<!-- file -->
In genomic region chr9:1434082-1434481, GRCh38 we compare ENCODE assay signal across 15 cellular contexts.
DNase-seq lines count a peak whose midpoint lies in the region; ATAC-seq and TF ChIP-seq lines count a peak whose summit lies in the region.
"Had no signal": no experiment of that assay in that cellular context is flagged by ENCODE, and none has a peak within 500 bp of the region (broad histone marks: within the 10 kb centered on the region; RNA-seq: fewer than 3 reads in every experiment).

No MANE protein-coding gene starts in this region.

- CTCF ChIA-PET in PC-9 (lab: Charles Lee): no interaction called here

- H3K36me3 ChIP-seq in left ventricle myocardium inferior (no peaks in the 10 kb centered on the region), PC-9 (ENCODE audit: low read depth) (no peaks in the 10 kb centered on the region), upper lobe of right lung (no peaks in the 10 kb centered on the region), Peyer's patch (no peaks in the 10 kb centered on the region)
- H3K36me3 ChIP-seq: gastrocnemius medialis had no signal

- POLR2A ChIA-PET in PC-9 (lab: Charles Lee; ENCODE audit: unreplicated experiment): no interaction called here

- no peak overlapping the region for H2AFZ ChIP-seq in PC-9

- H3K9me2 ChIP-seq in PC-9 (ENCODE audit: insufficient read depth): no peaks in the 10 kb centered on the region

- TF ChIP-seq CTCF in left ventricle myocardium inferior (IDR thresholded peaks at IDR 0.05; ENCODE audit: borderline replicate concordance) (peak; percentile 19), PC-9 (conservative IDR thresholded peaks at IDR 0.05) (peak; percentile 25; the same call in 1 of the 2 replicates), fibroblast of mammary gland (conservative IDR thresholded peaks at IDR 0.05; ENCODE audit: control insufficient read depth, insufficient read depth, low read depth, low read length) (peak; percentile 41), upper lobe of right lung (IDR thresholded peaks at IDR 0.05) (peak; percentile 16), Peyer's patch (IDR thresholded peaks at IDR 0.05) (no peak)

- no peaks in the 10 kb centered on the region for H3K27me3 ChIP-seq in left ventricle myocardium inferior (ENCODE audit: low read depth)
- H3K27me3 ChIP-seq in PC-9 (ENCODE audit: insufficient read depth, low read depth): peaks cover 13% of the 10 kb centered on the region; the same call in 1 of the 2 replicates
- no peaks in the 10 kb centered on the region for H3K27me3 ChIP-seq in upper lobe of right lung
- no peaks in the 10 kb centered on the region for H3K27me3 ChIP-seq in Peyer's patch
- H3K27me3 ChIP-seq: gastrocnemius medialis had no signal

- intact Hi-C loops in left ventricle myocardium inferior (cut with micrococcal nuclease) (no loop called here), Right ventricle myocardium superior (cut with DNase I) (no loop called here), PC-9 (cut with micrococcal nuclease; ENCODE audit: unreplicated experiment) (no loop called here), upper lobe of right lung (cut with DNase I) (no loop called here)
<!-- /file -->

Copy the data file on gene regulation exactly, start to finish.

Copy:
In genomic region chr9:1434082-1434481, GRCh38 we compare ENCODE assay signal across 15 cellular contexts.
DNase-seq lines count a peak whose midpoint lies in the region; ATAC-seq and TF ChIP-seq lines count a peak whose summit lies in the region.
"Had no signal": no experiment of that assay in that cellular context is flagged by ENCODE, and none has a peak within 500 bp of the region (broad histone marks: within the 10 kb centered on the region; RNA-seq: fewer than 3 reads in every experiment).

No MANE protein-coding gene starts in this region.

- CTCF ChIA-PET in PC-9 (lab: Charles Lee): no interaction called here

- H3K36me3 ChIP-seq in left ventricle myocardium inferior (no peaks in the 10 kb centered on the region), PC-9 (ENCODE audit: low read depth) (no peaks in the 10 kb centered on the region), upper lobe of right lung (no peaks in the 10 kb centered on the region), Peyer's patch (no peaks in the 10 kb centered on the region)
- H3K36me3 ChIP-seq: gastrocnemius medialis had no signal

- POLR2A ChIA-PET in PC-9 (lab: Charles Lee; ENCODE audit: unreplicated experiment): no interaction called here

- no peak overlapping the region for H2AFZ ChIP-seq in PC-9

- H3K9me2 ChIP-seq in PC-9 (ENCODE audit: insufficient read depth): no peaks in the 10 kb centered on the region

- TF ChIP-seq CTCF in left ventricle myocardium inferior (IDR thresholded peaks at IDR 0.05; ENCODE audit: borderline replicate concordance) (peak; percentile 19), PC-9 (conservative IDR thresholded peaks at IDR 0.05) (peak; percentile 25; the same call in 1 of the 2 replicates), fibroblast of mammary gland (conservative IDR thresholded peaks at IDR 0.05; ENCODE audit: control insufficient read depth, insufficient read depth, low read depth, low read length) (peak; percentile 41), upper lobe of right lung (IDR thresholded peaks at IDR 0.05) (peak; percentile 16), Peyer's patch (IDR thresholded peaks at IDR 0.05) (no peak)

- no peaks in the 10 kb centered on the region for H3K27me3 ChIP-seq in left ventricle myocardium inferior (ENCODE audit: low read depth)
- H3K27me3 ChIP-seq in PC-9 (ENCODE audit: insufficient read depth, low read depth): peaks cover 13% of the 10 kb centered on the region; the same call in 1 of the 2 replicates
- no peaks in the 10 kb centered on the region for H3K27me3 ChIP-seq in upper lobe of right lung
- no peaks in the 10 kb centered on the region for H3K27me3 ChIP-seq in Peyer's patch
- H3K27me3 ChIP-seq: gastrocnemius medialis had no signal

- intact Hi-C loops in left ventricle myocardium inferior (cut with micrococcal nuclease) (no loop called here), Right ventricle myocardium superior (cut with DNase I) (no loop called here), PC-9 (cut with micrococcal nuclease; ENCODE audit: unreplicated experiment) (no loop called here), upper lobe of right lung (cut with DNase I) (no loop called here)